The actress added that the end of the sketch initially included statistics about campus rape convictions, but the writers cut it so it wasn’t “too heavy-handed.” “Our hope is that people will laugh at that,” Schumer said of the sketch. “They’ll think it’s funny and that maybe they’ll think, ‘Oh no, I can’t — I shouldn’t film it.’ Maybe something will get in there and actually help the culture. […] First of all, rape is good fodder for comedy because it’s the worst thing in the whole world. Presenting Jay as simply a trans person rather than a trans porn star is misleading in terms of what sort of experience the interview is trying to represent. From that initial misstep, the segment stumbles down all the roads prominent trans voices like Laverne Cox and Janet Mock have patiently and not-so-patiently asked cisgender folks to avoid when discussing trans lives. “Did you ever think about snipping off … your penis?” Schumer asks with characteristic (and here tone-deaf) bravado, playing right into the genital fixation that is the bane of many trans people’s existence. But Schumer and her team do know when they’ve gone too far with an idea, as evinced by their choice to not do two sketches this season: one about baby coffins and another set in a “Dirty Dancing” abortion clinic (though they said the latter might happen one day.) And then, regarding Jay’s husband: “What was it like to watch him enter this situation. … I’m assuming he’d just been straight before?” To her credit, Jay quickly clarifies that her husband, being with a woman, remains straight, but Schumer has already reinforced the false connection between gender identity and sexual orientation that we all need to get past.

Finally, there’s much talk of Jay’s being “gorgeous,” an interview theme that only makes sense if you are somehow working on the notion that trans people normally aren’t, and one that sets up a damaging division between those who have the resources, luck, and inclination to be conventionally attractive and “convincing” and those who don’t. Again, Jay does attempt to explain that her relatively positive life experience might be the result of an unfair beauty bias, but the interview editing and Schumer’s cavalier attitude cause any nuance to get muddled in innuendo that Joe Biden might enjoy women like Jay. So brilliantly styled to look like one of those culturally appropriating pop videos that spoof hip-hop videos (think “Shake It Off” by Taylor Swift or “Hard Out Here” by Lily Allen), the song begins with Schumer rapping with a bit of glee about how her booty is en vogue.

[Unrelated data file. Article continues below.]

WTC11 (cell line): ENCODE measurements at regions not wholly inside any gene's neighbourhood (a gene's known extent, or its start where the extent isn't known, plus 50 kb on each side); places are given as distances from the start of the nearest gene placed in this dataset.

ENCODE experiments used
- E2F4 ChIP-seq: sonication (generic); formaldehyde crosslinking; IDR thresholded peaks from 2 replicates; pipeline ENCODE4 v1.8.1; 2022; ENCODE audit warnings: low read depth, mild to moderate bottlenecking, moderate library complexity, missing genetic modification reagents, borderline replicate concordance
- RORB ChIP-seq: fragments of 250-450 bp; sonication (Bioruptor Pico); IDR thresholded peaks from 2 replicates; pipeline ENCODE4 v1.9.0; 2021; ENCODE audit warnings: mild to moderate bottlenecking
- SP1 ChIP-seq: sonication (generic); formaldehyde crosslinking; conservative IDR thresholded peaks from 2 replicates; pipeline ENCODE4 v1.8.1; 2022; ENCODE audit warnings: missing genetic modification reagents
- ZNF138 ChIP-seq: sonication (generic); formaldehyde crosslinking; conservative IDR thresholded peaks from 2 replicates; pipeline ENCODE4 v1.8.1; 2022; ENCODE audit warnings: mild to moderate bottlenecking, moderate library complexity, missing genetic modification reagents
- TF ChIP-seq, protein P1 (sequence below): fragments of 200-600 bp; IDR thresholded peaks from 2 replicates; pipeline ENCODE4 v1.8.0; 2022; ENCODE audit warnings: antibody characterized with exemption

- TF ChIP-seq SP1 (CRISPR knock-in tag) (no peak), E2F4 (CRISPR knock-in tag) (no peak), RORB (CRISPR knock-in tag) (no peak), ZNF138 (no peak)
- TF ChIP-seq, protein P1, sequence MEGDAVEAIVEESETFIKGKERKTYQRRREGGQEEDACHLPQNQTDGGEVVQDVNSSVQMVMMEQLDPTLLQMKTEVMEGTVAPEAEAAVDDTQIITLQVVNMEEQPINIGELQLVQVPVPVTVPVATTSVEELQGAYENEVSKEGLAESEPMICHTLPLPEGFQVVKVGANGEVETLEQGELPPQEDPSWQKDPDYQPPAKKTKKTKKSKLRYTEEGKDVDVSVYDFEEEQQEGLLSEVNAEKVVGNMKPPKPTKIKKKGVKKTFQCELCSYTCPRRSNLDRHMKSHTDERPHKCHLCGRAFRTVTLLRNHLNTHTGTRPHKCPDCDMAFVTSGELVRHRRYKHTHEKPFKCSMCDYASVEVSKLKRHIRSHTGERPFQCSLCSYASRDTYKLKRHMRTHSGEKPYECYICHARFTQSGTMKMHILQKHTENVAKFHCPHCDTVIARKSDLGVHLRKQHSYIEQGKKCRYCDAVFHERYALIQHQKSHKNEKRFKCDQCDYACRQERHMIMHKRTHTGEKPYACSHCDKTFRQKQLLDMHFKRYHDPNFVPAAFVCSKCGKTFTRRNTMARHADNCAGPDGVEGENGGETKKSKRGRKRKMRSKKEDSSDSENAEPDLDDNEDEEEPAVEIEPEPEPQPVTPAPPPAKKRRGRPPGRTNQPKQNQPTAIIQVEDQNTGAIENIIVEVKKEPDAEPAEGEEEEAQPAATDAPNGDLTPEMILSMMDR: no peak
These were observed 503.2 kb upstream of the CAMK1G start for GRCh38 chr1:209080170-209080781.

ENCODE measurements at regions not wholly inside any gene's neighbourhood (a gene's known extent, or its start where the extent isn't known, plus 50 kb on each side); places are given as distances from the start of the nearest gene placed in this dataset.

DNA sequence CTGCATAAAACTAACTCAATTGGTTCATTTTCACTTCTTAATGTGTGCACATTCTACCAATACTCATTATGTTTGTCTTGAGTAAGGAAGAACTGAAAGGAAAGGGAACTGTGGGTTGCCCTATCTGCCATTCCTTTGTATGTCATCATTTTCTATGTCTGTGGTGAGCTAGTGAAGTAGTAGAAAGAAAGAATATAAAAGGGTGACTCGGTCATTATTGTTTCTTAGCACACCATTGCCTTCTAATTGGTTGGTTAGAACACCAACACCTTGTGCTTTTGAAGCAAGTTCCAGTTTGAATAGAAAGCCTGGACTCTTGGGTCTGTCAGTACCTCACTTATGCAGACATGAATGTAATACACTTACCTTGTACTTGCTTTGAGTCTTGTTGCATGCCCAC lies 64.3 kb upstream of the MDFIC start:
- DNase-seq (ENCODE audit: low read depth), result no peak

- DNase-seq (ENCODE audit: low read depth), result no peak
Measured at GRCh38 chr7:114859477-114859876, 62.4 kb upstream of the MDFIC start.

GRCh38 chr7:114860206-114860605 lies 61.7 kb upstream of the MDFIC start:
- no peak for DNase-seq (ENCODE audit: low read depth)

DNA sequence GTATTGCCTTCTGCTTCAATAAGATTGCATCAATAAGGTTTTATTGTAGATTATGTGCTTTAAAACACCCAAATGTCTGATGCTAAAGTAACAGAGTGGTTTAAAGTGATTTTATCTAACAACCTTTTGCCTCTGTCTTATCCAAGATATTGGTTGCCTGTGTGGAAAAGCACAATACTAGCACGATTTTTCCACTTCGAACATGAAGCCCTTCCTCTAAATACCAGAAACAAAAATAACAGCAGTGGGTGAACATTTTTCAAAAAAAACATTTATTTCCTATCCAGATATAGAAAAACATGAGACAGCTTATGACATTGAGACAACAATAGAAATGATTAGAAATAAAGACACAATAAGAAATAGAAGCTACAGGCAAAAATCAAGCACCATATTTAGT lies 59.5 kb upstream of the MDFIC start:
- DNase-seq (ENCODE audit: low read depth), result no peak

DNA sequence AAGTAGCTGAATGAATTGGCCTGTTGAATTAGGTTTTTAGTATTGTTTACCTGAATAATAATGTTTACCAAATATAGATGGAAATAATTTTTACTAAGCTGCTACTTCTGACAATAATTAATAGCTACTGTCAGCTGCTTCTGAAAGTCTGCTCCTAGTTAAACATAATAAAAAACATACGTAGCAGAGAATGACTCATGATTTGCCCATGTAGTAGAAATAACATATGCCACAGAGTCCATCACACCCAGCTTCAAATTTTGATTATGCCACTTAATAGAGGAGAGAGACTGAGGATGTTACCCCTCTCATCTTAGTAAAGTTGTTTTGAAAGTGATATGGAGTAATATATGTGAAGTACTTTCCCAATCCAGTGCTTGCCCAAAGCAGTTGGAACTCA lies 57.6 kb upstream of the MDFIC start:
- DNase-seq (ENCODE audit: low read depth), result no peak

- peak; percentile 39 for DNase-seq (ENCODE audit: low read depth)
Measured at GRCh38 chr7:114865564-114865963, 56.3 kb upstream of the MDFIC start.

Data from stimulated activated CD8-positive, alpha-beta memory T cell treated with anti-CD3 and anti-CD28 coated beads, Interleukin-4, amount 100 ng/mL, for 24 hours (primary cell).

The most dispiriting thing about all this is that you get the feeling that Schumer wanted to do something good for the trans community with this segment—but unfortunately, the care and insight she typically brings to feminist issues just weren’t present here. In one glorious, disgusting, and fetish-skewering shot, a chorus line of backup dancers bend over in bathroom stalls and begin popping their bums as Schumer repeats over and over, “This is where my poo comes out.” She then begins chanting, “This is what you think is hot,” in repetition until it finally builds to a question: You think this is hot? But I am not convinced that the larger viewership is sophisticated enough on trans issues yet for that kind of subtle comedy (after this, I’m not even sure that Schumer herself is), nor do I think that this sort of segment allows for the nuance required in these discussions right now. After the episode aired, director Nicole Holofcener explained its relevance. “This sketch is funny, but it’s funny because it’s so tragically true,” she told Entertainment Weekly. “The fact that Amy can be so challenging and political while being shamelessly hilarious is her true genius. But to imagine that it says anything about trans women more generally is absurd—and, worse, suggests that we are still in urgent need of reevaluating why, exactly, we want certain things “illuminated” in the first place.